Archive for November, 2013

OA research in the news: Hard math for grade schoolers

Posted November 25th, 2013 by Katharine Dunn

Hard math for elementary schoolAfter a couple of years of coaching his daughter’s middle-school math team, MIT economist Glenn Ellison compiled his notes into a self-published book, Hard Math for Middle School. The book was intended for members of the math league his daughter participated in, but in the five years since it was published it has sold thousands of copies nationwide. Now (at the urging of his youngest daughter), Ellison has released a second book for third- to sixth-graders looking for a challenge beyond what they learn in the classroom. The goal is to keep math interesting for advanced students. “What would be great is if in 10 to 12 years my MIT students come up to me and say ‘I used your book when I was in fifth grade,’” says Ellison. “That would be really awesome.”

Ellison’s research has previously been inspired by his daughters: In 2010 he published a paper exploring the gender gap at high school math competitions.

Explore Professor Ellison’s research in the Open Access Articles collection in DSpace@MIT, where it is openly accessible to the world.

Since the MIT faculty established their Open Access Policy in March 2009 they have made thousands of research papers freely available to the world via DSpace@MIT. To highlight that research, we’re offering a series of blog posts that link news stories about scholars’ work to their open access papers in DSpace.

Finals week study breaks, December 12–17

Posted November 22nd, 2013 by Heather Denny
therapy dogs at MIT2013

Students visit with therapy dog Thabo, photo by Ellen Duranceau

During finals week, take a study break…have a snack, pet a dog, and de-stress!

Cookies and beverages will be served near the entrance to each library on the dates below. Therapy dogs from Dog B.O.N.E.S. will make a special visit to Hayden Library for Cookies with Canines.

Thursday, December 12, 2–3:30 pm
Hayden Library (14S) – Cookies with Canines

Friday, December 13, 2–3:30 pm
Rotch Library (7-238) – Study Break

Friday, December 13, 2–4 pm
Dewey Library (E53-100) – Study Break

Tuesday December 17, 2–3:30 pm
Barker Library (10-500) – Study Break

Follow us on Twitter and Facebook for chances to win an MIT Libraries Tim t-shirt during the study breaks!

 

Libraries closed over Thanksgiving holiday

Posted November 21st, 2013 by Grace Mlady

All library locations will close early on Wednesday, November 27 and will close for the Thanksgiving holiday on Thursday, November 28 and Friday, November 29.  MP900309568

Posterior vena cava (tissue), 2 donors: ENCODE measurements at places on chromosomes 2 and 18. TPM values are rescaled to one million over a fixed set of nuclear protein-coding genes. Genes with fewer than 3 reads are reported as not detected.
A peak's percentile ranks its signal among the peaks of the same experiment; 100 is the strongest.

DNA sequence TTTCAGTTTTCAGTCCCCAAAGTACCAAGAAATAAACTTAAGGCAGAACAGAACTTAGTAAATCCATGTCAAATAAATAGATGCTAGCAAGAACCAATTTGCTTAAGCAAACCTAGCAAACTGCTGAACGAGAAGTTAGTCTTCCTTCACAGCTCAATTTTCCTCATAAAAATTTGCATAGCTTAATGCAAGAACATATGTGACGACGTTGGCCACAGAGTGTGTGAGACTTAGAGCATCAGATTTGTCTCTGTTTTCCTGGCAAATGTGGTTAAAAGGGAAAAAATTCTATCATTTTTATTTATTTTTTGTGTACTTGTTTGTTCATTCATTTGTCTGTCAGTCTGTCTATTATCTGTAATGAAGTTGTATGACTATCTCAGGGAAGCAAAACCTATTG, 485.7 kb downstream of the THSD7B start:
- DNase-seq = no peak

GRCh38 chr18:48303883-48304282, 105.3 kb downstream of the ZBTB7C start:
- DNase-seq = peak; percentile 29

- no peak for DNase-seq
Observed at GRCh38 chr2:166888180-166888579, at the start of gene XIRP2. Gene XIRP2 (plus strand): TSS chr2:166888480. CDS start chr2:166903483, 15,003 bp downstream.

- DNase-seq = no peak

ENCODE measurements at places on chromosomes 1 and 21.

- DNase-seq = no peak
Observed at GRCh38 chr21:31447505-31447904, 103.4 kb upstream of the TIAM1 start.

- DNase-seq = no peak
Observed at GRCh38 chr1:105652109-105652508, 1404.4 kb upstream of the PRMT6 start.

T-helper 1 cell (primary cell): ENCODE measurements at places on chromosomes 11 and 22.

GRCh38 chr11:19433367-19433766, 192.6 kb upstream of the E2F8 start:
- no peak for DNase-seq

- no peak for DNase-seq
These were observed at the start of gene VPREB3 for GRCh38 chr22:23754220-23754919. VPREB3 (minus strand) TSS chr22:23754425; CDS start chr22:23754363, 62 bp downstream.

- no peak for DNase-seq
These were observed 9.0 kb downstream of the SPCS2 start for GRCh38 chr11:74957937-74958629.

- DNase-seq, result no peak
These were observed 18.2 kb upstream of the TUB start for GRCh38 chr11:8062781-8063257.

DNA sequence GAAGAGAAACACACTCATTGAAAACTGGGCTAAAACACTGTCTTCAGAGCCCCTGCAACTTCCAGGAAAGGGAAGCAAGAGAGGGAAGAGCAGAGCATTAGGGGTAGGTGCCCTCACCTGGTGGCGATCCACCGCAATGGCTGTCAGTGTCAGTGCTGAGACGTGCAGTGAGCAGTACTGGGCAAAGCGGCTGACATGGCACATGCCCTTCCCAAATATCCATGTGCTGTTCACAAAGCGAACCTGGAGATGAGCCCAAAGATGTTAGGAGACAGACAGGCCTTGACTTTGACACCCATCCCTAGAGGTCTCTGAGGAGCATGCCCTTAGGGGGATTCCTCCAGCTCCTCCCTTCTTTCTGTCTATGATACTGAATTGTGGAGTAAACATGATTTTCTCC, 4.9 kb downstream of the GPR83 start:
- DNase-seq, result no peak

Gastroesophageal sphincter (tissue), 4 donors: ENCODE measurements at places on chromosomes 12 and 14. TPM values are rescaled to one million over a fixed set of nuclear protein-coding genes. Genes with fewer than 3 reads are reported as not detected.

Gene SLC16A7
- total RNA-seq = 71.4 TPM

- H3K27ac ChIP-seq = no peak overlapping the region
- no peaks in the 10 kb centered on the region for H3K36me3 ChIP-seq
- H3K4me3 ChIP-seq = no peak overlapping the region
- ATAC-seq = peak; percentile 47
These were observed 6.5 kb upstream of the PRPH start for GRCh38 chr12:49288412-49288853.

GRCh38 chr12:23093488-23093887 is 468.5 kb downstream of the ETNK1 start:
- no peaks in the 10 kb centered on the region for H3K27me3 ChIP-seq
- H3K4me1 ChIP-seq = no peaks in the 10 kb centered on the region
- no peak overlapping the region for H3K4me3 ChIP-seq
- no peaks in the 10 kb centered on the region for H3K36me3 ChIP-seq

Details are as follows:

  • Hours for Wednesday, Nov. 27: All library locations will close at 5:00pm (with the exception of the Institute Archives & Special Collections, which will close at 4:00pm).
  • All library locations will be closed Thursday, Nov. 28 and Friday, Nov. 29.
  • All libraries resume regular hours on Saturday, Nov. 30.

Visit our hours page for a complete list of library locations and hours.

The MIT Libraries web site, BartonPlus, 24/7 spaces, and access to electronic licensed resources will continue to be available during the holiday closing.

Have questions? Ask Us!

IMF publications now available online

Posted November 20th, 2013 by Katherine McNeill

imf_seal

Study international economics or finance?  Use publications from the International Monetary Fund (IMF)?  MIT now has access to all IMF publications online through the IMF e-Library.  Access publications, sometimes as far back as 1951, including:

  • books and analytical papers
  • periodicals and reports

IMF publications cover a range of topics, including macroeconomics, globalization, development, trade, aid, technical assistance, demographics, emerging markets, policy advice, poverty reduction, and much more.

Access the eLibrary at http://libraries.mit.edu/get/imf or via our research guide to economics.

Looking for statistical data from the IMF?  In addition to what you can get on the Data and Statistics section of the IMF web site, MIT subscribes to:

 

New web page shares stories from open access article readers

Posted November 18th, 2013 by Ellen Duranceau

Since July 2012, we have been soliciting comments from readers of articles in the Open Access Articles Collection, where MIT faculty papers are openly accessible under the MIT Faculty Open Access Policy.

Now, a new web page digests these readers’ comments.

Most of the comments have not been released before, including these from grateful readers around the world:

“I am an associate professor at the University of Puerto Rico … We have scarce library resources, so it is difficult for me and my students to do research. ….Thanks for making [this article] available.” — Faculty, Puerto Rico

“I work in a small but growing humanities department in the Baltic, with limited institutional resources.Your implementation of open access enables me to design curriculums that include publications by MIT staff that we would otherwise not have access to: enhancing the learning experience of our students, introducing them to the work of scholars on the cutting edge… ” –Faculty, Estonia